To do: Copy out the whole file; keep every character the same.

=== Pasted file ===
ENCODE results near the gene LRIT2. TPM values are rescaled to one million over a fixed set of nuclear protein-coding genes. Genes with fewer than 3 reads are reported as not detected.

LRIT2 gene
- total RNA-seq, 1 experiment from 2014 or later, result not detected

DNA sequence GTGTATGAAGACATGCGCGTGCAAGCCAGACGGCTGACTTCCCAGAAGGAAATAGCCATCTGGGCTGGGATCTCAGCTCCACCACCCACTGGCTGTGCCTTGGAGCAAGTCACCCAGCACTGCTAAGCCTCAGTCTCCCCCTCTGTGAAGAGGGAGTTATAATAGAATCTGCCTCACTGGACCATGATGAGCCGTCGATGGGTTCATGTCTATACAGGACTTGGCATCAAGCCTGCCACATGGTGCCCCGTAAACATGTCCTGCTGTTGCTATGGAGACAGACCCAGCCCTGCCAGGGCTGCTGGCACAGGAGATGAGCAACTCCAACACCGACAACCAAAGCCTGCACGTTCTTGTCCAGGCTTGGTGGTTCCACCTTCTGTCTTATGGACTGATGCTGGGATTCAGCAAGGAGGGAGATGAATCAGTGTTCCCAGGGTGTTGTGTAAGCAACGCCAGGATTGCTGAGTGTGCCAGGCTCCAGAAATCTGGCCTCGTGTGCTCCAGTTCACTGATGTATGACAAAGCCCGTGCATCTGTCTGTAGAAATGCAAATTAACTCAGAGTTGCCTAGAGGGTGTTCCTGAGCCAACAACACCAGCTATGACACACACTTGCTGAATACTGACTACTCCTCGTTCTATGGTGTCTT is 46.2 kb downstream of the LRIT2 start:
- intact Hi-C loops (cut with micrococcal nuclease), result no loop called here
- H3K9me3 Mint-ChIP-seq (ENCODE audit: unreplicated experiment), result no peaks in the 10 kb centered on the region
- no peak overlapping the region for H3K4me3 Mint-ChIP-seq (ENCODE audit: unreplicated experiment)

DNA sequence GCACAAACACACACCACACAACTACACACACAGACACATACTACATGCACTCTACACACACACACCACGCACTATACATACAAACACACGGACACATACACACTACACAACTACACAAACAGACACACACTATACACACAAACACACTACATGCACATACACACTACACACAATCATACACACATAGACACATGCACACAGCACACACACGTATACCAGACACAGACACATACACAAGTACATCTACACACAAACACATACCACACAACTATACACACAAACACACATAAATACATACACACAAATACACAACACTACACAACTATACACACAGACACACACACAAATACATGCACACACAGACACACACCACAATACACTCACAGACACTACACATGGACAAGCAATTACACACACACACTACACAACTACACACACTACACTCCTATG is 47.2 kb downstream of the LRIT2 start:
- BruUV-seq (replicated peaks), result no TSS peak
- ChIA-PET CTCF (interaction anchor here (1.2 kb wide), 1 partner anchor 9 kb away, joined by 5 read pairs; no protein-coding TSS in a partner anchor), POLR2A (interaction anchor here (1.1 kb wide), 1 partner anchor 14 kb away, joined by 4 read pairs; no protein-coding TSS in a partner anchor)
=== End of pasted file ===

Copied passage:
ENCODE results near the gene LRIT2. TPM values are rescaled to one million over a fixed set of nuclear protein-coding genes. Genes with fewer than 3 reads are reported as not detected.

LRIT2 gene
- total RNA-seq, 1 experiment from 2014 or later, result not detected

DNA sequence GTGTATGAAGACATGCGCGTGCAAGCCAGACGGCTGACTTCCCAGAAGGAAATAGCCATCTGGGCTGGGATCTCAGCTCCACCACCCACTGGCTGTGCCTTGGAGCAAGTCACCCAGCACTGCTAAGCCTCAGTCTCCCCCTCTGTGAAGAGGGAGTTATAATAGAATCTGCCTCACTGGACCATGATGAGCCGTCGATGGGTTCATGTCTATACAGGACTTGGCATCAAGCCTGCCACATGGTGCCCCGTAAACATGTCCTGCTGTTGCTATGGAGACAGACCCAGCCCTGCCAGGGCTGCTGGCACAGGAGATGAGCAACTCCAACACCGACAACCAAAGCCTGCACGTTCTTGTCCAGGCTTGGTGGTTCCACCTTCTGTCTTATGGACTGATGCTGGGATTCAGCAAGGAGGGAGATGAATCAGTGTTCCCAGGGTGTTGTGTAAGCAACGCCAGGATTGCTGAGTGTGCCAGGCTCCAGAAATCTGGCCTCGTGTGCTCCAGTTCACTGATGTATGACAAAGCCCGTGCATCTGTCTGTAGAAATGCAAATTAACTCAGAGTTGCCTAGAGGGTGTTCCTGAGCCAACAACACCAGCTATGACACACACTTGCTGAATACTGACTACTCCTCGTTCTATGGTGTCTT is 46.2 kb downstream of the LRIT2 start:
- intact Hi-C loops (cut with micrococcal nuclease), result no loop called here
- H3K9me3 Mint-ChIP-seq (ENCODE audit: unreplicated experiment), result no peaks in the 10 kb centered on the region
- no peak overlapping the region for H3K4me3 Mint-ChIP-seq (ENCODE audit: unreplicated experiment)

DNA sequence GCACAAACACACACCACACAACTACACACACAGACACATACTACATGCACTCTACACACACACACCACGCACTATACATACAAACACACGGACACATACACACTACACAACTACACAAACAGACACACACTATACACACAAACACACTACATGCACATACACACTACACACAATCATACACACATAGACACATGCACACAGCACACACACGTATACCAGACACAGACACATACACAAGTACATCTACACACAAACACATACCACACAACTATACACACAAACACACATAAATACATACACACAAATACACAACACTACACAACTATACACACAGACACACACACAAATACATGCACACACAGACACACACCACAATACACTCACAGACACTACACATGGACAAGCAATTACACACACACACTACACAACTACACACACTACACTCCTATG is 47.2 kb downstream of the LRIT2 start:
- BruUV-seq (replicated peaks), result no TSS peak
- ChIA-PET CTCF (interaction anchor here (1.2 kb wide), 1 partner anchor 9 kb away, joined by 5 read pairs; no protein-coding TSS in a partner anchor), POLR2A (interaction anchor here (1.1 kb wide), 1 partner anchor 14 kb away, joined by 4 read pairs; no protein-coding TSS in a partner anchor)